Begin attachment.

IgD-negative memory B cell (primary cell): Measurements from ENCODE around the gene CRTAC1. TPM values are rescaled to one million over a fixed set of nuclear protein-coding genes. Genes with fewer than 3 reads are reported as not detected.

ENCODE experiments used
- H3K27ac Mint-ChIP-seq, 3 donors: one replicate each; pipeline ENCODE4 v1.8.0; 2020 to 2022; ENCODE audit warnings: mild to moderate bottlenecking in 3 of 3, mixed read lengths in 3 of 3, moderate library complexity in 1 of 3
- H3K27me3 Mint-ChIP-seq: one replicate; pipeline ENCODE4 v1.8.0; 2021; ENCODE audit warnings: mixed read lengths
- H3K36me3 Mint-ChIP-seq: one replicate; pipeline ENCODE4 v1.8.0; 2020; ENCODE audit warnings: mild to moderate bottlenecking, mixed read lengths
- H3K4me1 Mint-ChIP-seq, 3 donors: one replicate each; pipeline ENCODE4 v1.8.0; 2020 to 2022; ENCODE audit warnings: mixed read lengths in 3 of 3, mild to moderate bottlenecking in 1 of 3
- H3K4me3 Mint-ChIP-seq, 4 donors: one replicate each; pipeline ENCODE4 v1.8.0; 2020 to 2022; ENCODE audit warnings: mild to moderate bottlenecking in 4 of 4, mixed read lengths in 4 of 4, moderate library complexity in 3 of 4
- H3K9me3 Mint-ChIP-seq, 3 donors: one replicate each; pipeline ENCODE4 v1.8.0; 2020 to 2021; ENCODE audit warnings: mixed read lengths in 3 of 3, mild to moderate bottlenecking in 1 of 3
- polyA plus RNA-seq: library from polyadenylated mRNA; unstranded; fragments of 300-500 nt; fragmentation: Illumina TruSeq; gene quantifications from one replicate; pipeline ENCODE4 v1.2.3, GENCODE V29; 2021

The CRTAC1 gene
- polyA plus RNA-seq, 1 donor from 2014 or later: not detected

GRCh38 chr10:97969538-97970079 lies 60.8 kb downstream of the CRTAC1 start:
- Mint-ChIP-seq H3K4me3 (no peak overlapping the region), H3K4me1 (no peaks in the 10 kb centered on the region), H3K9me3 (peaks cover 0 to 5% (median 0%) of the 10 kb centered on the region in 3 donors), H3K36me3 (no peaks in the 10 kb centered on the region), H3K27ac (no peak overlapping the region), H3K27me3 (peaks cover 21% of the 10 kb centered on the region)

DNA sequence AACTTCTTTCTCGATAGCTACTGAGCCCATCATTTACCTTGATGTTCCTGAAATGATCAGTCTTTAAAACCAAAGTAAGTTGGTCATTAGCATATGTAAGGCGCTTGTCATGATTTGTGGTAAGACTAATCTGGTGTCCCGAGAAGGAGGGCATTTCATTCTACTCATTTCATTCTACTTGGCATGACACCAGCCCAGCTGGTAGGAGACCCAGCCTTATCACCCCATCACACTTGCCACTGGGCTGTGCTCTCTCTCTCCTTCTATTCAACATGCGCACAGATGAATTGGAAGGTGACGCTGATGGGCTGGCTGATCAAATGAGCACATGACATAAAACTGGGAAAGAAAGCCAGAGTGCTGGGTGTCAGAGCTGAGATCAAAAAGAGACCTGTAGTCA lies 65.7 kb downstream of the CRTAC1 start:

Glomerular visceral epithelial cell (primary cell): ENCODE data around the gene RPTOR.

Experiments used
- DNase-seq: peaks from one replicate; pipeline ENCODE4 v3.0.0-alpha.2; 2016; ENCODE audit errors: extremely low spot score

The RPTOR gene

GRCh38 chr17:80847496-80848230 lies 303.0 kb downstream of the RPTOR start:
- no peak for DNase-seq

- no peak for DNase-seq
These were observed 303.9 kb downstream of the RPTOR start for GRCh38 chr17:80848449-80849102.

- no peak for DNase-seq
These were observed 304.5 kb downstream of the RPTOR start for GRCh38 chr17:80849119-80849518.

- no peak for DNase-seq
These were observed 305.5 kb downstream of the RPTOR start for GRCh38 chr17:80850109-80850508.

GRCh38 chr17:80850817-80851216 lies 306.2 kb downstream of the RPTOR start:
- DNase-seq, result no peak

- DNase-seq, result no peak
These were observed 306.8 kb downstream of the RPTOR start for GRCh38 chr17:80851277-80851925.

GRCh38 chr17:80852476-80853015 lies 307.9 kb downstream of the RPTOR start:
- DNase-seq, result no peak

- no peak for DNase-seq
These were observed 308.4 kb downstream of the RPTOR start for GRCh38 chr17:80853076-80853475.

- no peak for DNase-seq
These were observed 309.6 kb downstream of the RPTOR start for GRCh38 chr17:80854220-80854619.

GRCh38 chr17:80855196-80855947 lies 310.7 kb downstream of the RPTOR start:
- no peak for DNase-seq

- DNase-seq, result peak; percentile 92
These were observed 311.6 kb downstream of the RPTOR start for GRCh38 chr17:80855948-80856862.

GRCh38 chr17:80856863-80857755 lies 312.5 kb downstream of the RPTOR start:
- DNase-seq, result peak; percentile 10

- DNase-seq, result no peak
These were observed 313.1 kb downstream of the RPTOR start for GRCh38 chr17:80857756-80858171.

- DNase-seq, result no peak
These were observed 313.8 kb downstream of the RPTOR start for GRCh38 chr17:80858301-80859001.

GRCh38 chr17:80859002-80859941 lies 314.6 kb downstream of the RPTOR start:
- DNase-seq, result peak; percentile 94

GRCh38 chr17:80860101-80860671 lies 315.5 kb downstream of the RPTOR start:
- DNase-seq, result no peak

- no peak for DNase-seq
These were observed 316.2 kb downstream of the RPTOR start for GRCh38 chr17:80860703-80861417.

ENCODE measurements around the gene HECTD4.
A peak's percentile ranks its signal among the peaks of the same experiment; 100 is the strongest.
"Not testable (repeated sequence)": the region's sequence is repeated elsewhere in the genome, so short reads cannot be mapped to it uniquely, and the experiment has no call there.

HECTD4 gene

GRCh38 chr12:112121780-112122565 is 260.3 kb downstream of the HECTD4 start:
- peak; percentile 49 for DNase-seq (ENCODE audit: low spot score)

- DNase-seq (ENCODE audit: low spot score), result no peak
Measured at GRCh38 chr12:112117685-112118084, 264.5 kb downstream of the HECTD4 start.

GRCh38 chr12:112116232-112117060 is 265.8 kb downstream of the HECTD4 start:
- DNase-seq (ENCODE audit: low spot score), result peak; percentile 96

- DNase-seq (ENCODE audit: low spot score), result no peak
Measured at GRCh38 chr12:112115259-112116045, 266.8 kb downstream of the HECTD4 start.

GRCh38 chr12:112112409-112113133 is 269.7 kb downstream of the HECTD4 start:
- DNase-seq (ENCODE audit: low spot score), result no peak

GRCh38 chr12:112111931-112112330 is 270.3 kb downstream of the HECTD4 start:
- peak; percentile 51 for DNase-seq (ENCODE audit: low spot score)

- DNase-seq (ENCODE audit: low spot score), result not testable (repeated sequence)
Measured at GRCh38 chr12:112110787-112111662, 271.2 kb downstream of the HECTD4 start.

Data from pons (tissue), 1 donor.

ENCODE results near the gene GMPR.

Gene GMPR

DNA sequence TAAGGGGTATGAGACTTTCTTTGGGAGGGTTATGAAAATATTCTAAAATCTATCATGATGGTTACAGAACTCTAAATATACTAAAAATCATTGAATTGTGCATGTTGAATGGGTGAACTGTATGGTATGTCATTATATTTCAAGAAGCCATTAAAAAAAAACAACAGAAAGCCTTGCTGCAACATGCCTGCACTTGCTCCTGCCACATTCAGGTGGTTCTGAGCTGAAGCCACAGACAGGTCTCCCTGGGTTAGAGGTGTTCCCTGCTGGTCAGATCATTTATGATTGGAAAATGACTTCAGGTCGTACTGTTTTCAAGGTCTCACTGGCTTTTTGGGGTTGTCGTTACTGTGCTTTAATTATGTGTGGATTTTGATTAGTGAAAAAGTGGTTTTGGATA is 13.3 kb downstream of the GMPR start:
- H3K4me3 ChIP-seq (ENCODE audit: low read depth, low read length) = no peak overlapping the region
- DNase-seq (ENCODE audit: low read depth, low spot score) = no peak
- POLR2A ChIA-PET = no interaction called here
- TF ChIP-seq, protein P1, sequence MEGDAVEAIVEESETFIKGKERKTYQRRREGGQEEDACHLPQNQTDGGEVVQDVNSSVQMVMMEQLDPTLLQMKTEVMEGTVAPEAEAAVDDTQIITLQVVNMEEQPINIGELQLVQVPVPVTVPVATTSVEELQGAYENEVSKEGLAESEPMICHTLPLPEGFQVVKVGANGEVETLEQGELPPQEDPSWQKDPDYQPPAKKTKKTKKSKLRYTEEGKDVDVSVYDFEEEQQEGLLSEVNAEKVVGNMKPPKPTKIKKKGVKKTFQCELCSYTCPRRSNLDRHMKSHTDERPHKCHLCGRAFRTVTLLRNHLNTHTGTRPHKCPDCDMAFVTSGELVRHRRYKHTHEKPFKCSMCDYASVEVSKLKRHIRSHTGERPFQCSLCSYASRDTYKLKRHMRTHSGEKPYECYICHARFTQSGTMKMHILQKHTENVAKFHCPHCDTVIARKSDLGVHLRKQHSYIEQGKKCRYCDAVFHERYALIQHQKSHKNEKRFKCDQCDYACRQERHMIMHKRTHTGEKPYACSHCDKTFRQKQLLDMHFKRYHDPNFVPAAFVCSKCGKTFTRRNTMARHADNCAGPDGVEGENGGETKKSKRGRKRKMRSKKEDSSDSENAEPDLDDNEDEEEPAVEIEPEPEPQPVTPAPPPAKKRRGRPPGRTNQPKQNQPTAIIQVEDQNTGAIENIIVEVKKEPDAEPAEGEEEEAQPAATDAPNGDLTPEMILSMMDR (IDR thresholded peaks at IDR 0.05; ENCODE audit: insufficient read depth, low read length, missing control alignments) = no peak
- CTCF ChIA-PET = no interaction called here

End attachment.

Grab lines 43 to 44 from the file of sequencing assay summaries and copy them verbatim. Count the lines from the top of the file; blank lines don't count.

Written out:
- DNase-seq, result no peak
These were observed 313.1 kb downstream of the RPTOR start for GRCh38 chr17:80857756-80858171.